Page 1:Do Cases With More Features Offer More Value?
Page 2:Building With The Antec Eleven Hundred
Page 3:Building With The Cooler Master Storm Enforcer
Page 4:Building With The Fractal Design Arc Midi
Page 5:Building With The Raidmax Agusta
Page 6:Building With The SilverStone Kublai KL04
Page 7:Test Setup And Benchmarks
Page 8:Temperature, Noise, And Acoustic Efficiency
Page 9:One Value-Oriented Chassis Satisfies Most Buyers
One Value-Oriented Chassis Satisfies Most Buyers
Limiting our value analysis to the five cases present, we have already seen that one of these is less expensive than the rest. Fortunately for its manufacturer, that same enclosure also finishes in the middle of the pack with regard to overall performance.
Cooler Master’s Storm Enforcer appears to be the best value in a simple comparison of performance to price, yet a comparison that simple leaves out things like added features. And the one case that cost 50% more than the Storm Enforcer, the Raidmax Agusta is packed with features.
Or are they gimmicks? The biggest case in today’s comparison was also the lightest, and that lightness doesn't come from the use of exotic material like carbon fiber or even aluminum. Instead, Raidmax manages to make a bigger/lighter case in the most frugal way possible, by removing much of its structure. It goes head-to-head with In Win’s recently-reviewed Mana 136 in a flimsiness competition, and comes out only slightly better.
Other things that didn’t help make the case for an Agusta win were that it has only a quarter-inch of space behind most of its motherboard tray for cable management, that the access hole for ATX12V leads is blocked by any motherboard, that it requires motherboard removal to service its fans, that its grommets fall out whenever they're touched, that its card holder screws are blocked by the edge of the chassis, that a bridge of metal between the top slot and I/O panel partly blocked our DVI cable, and that we somehow managed to push its power button out of its mount when attempting to turn on the finished build. It still has the longest features list of any mainstream-priced case we’ve ever tested, and thus might be recommended to new system builders who would like to attend the PC builder’s school of hard knocks.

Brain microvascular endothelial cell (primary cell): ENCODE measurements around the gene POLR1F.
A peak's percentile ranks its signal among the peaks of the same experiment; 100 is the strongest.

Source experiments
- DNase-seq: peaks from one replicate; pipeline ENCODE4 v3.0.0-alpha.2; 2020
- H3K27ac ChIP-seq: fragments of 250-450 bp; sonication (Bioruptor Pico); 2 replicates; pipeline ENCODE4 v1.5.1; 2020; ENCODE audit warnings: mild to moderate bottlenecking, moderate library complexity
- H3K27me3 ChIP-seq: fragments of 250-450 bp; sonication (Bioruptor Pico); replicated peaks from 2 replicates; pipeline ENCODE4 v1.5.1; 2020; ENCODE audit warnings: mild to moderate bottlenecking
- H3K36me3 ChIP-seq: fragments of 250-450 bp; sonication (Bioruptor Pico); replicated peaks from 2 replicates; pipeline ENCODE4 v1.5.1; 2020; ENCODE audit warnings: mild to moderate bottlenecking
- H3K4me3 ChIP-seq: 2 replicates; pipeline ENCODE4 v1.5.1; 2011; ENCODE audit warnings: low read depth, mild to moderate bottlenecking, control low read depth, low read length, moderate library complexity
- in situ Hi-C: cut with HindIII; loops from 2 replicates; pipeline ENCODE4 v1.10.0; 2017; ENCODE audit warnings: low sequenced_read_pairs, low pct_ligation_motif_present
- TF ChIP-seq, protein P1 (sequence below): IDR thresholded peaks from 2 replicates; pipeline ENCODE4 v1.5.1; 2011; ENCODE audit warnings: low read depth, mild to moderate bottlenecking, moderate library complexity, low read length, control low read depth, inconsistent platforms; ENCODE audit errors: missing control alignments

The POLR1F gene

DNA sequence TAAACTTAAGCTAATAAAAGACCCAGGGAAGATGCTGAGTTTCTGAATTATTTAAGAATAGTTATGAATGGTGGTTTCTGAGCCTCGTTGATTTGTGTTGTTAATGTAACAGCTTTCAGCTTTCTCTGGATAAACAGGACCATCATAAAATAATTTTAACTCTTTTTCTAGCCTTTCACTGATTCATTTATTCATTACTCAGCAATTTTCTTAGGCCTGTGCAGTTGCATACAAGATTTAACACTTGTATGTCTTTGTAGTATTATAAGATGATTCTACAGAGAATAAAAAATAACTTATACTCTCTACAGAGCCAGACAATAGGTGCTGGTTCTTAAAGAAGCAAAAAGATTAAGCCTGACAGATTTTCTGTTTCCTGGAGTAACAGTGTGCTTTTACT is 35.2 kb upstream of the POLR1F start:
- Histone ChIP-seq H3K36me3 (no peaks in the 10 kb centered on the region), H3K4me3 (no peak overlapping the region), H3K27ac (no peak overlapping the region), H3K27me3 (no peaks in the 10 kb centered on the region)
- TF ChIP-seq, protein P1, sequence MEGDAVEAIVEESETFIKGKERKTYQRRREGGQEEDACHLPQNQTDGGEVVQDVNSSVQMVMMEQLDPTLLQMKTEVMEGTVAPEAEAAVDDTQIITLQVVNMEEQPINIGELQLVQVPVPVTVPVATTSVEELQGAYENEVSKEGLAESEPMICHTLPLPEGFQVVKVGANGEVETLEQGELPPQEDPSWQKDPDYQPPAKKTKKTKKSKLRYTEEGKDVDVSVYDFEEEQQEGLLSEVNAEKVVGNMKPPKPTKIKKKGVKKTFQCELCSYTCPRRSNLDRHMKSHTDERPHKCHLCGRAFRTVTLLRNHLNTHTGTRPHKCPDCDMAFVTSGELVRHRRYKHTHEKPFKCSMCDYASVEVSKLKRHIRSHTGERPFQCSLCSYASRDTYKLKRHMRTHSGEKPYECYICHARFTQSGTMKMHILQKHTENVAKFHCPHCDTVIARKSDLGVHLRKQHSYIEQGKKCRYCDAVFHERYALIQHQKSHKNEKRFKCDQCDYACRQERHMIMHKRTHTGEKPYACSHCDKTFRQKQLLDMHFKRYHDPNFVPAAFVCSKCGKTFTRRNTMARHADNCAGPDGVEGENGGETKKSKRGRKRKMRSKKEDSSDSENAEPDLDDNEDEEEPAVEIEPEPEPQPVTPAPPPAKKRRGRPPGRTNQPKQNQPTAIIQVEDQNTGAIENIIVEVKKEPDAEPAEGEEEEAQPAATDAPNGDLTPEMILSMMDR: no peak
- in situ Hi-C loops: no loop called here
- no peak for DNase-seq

Our final analysis ends with Antec’s Eleven Hundred getting a recommendation for its support of oversized motherboards, SilverStone’s KL04B (the B is for black, remember?) getting a recommendation for its slight edge in overall performance, dual-fan radiator support, and enhanced drive capacity, and Cooler Master’s Storm Enforcer getting a recommendation based on its mid-pack performance, quad USB ports, and low price. All three of these medium-duty cases are sturdy enough for most users, yet the Storm Enforcer’s ultra-low price and lack of obvious flaws (apart from the missing radiator mounting space) makes it the most attractive option for a majority of mid-budget builders.
We know that a recommendation appropriate for most folks doesn't fit every need. One of our readers complained that our most recent System Builder Marathon included mostly un-awarded parts. In the example of this review, we would happily pick the Eleven Hundred to fit larger hardware or the KL04B for low-cost radiator support, even though neither of these could match the overall value that today’s award winner offers to a majority of buyers.
- Do Cases With More Features Offer More Value?
- Building With The Antec Eleven Hundred
- Building With The Cooler Master Storm Enforcer
- Building With The Fractal Design Arc Midi
- Building With The Raidmax Agusta
- Building With The SilverStone Kublai KL04
- Test Setup And Benchmarks
- Temperature, Noise, And Acoustic Efficiency
- One Value-Oriented Chassis Satisfies Most Buyers